Can an IRA Be Subject to Probate?

An individual retirement account (IRA) can be subject to probate proceedings in instances where the financial protection afforded to it are superseded by overriding laws and judicial orders. For example, states such as Georgia that have not adopted Uniform Probate Code have stricter limitations on the financial security commonly associated with IRAs. Even at the federal level, several regulations place numerous limitations in the financial fortitude of otherwise secure retirement accounts.


The estate is the territory of probate court in so far as assets in that estate are not protected from specialized financial instruments such as conduit trusts. In other words, any IRA that is not explicitly restricted from probate administration becomes subject to a number of potential money grabs. To illustrate, according to the Internal Revenue Service (IRS), a qualified domestic relations order redistributes IRA money in accordance with court rulings.


One or more individual-designated beneficiaries are required to avoid probate. Moreover, if the correct beneficiary forms have not been completed by the IRA owner, the account custodian will automatically assign a beneficiary. In some cases this is the next of kin, but in other instances the beneficiary is the financially exposed estate. Beneficiary paperwork can be obtained from the fiduciary entity through which the IRA is managed, does not require a lawyer and can avoid costly proceedings later on.


A beneficiary who inherits an IRA from a debtor can still be subject to creditor claims via probate if the amount in the IRA is not protected by state law. Additionally, mandatory distributions from the IRA can be claimed upon even if the IRAs assets are otherwise protected. Since SEP and SIMPLE IRAs are employer managed, they offer protection from creditors not typically available to traditional and Roth IRAs under the Employer Retirement Income Security Act.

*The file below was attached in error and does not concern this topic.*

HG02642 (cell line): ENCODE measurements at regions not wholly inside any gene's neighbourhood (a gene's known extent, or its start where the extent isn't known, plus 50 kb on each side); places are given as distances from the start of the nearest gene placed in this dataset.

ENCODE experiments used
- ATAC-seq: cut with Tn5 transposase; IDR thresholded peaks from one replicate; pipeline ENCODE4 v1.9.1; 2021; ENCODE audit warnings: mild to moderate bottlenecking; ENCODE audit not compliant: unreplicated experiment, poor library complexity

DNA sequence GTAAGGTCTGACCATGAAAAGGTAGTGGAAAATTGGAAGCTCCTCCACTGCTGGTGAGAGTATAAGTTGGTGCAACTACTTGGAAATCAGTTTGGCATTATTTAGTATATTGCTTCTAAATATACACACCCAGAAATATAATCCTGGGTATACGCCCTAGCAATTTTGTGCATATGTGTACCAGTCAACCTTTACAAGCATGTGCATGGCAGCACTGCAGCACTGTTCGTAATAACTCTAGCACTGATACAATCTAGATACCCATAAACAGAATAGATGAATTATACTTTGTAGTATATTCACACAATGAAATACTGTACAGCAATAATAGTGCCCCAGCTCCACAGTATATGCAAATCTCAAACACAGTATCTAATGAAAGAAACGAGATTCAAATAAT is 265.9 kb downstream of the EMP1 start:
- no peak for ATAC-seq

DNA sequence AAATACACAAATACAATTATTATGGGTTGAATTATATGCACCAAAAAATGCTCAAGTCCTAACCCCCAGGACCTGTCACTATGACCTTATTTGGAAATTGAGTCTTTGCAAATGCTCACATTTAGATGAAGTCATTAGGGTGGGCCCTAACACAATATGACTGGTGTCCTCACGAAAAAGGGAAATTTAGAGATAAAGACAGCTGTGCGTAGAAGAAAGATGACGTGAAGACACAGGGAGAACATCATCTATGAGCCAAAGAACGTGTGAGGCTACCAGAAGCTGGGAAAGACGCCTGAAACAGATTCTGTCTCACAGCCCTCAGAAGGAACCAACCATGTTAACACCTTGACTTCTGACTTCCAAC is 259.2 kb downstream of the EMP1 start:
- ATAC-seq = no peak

Wills are another means where IRAs are subject to probate. For example, a will that specifies how an IRA is to be distributed or used to pay off debt can replace beneficiary designations. In cases where both the will and a beneficiary is established, the beneficiary designation can still be utilized as a default mechanism. Nevertheless, in such case the beneficiary can still be challenged with a will based claim made through the probate process.


In the event of back-taxes due, the IRS also has the right to intervene through a proof of claim if the IRA is subject to probate court, and via tax levy if the IRA is exempt from the probate court's authority. However, according to the IRS, claims on retirement accounts are considered only after other sources of tax payment have been exhausted or when collection efforts for those sources are more expensive.